Generally speaking, yes, well water is safe to use and consume. However, it can sometimes become contaminated by chemicals, road salts, oil, gasoline, household waste, heavy metals, and microorganisms. The key is to pay closer attention to the safety of your well water by testing it annually.
There are more than 15 million homes with well water in the US but the Safe Drinking Water Act of 1974 doesn’t include private wells. For the majority of folks, their drinking water is regulated by state and federal governments since they get their water through community pumps and taps. But if you have your own source of water through a private well on your property, only YOU are responsible for ensuring its safety.
So, how to know if your well water is safe to drink? To start with, check out the EPA website to get an idea of what the acceptable levels are for the common contaminants in a well.
Your local health department can also be very helpful in providing information and assistance with testing your well. If your local college has environmental science programs, they can also sometimes help with testing the water quality of your well.
How To Know If Your Well Water Is Safe To Drink?
When your water supply comes from a community or private well, you need to do some research as opposed to a municipal corporation. Start with your state’s guide to private drinking well water; EPA has a comprehensive guide regarding this for every state.
If you find that the link for your state is not working (state government websites are notorious for that), feel free to contact your state government directly to see if they have more detailed or updated information.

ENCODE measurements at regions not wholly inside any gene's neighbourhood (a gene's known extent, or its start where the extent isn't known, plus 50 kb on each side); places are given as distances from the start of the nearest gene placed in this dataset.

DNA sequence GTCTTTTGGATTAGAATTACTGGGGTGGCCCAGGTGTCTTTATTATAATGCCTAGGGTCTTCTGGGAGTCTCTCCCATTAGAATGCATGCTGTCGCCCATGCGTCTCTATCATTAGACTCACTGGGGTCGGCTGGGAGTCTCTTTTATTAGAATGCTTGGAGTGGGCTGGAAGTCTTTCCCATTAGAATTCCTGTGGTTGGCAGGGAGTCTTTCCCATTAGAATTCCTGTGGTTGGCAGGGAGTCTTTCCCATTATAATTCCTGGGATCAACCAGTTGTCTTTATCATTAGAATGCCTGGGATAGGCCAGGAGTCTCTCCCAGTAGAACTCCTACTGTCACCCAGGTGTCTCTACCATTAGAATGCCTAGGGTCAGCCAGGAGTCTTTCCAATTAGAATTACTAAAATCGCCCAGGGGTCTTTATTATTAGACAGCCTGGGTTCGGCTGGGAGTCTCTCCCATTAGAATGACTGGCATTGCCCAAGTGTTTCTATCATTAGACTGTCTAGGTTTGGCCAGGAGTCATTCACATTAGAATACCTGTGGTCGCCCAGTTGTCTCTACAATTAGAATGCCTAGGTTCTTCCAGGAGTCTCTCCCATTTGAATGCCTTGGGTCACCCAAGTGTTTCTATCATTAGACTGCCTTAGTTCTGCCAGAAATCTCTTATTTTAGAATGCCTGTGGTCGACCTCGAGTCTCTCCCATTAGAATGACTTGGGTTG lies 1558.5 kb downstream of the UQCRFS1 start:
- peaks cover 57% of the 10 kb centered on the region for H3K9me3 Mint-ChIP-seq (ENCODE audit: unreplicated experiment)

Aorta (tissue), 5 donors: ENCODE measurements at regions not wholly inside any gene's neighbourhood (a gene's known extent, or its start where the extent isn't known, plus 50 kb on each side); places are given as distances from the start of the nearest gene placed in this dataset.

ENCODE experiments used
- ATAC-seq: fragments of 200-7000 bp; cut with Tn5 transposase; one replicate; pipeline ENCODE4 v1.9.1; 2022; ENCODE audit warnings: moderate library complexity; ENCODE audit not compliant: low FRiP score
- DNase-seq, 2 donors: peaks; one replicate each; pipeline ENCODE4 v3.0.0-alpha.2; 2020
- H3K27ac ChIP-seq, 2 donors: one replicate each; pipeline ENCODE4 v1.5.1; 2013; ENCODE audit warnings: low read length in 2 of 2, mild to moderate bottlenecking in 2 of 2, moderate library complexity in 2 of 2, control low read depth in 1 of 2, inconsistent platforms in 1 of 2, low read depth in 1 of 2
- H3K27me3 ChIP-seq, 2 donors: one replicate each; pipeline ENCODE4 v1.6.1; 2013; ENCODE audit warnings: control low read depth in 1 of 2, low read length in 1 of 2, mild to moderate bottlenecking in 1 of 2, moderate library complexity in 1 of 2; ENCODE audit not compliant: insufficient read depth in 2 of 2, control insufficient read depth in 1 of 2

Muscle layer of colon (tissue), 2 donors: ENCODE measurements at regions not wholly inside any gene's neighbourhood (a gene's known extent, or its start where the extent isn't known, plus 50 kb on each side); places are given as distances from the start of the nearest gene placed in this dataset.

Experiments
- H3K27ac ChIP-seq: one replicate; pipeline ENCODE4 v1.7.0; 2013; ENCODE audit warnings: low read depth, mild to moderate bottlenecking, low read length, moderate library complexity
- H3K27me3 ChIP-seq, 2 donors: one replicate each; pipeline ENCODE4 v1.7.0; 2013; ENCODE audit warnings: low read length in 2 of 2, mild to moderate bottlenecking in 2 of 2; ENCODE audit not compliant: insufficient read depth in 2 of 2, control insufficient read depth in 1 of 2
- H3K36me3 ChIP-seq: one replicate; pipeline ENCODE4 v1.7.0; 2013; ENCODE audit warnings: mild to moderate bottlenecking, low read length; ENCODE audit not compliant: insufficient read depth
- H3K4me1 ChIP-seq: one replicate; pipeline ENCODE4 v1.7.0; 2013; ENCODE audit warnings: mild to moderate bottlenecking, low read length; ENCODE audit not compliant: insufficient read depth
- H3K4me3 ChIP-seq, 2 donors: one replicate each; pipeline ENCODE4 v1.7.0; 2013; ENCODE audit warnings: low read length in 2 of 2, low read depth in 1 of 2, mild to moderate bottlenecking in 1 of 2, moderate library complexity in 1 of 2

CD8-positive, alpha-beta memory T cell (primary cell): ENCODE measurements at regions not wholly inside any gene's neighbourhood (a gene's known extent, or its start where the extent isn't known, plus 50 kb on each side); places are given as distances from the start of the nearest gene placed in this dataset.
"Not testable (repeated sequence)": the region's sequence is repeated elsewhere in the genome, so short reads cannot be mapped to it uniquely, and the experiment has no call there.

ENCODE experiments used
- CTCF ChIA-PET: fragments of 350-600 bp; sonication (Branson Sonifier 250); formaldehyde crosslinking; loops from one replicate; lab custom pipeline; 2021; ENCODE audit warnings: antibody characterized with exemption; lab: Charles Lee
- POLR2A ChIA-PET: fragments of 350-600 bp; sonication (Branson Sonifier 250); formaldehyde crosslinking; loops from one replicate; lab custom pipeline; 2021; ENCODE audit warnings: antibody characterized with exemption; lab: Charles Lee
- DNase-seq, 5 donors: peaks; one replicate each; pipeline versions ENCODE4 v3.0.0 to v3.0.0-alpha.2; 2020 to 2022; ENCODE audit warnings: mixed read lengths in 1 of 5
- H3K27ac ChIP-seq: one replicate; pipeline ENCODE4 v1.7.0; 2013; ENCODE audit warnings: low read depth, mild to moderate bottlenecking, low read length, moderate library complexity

If you’re struggling with how to know if your well water is safe to drink, here are some warning signs that something could be wrong with your well water:
- Scale buildup (hard, off-white chalky deposits) in the water.
- Muddied or murky water as it comes out of the faucet.
- Green-colored stains on your faucets and sinks; these indicate acid contaminants like zinc, copper, and iron.
- Red or brown stains on your dishwasher, clothes, and/or sinks indicate extremely high iron deposits in the water.
- A more-than-usual salty taste in the water; it indicates high chloride or sodium content.
- A soapy taste in the water.
- A metallic taste in the water.
- A chemical taste in the water; have you ever accidentally swallowed pool water while swimming? That taste of cleaning chemicals and chlorine is what we are talking about.
- A laundry detergent-like smell; it indicates that your septic tank may have leaked into the well.
- A rotten egg smell in the water; it indicates presence of hydrogen sulfide gas or sulfur bacteria in the well.
- An excessive chlorine smell.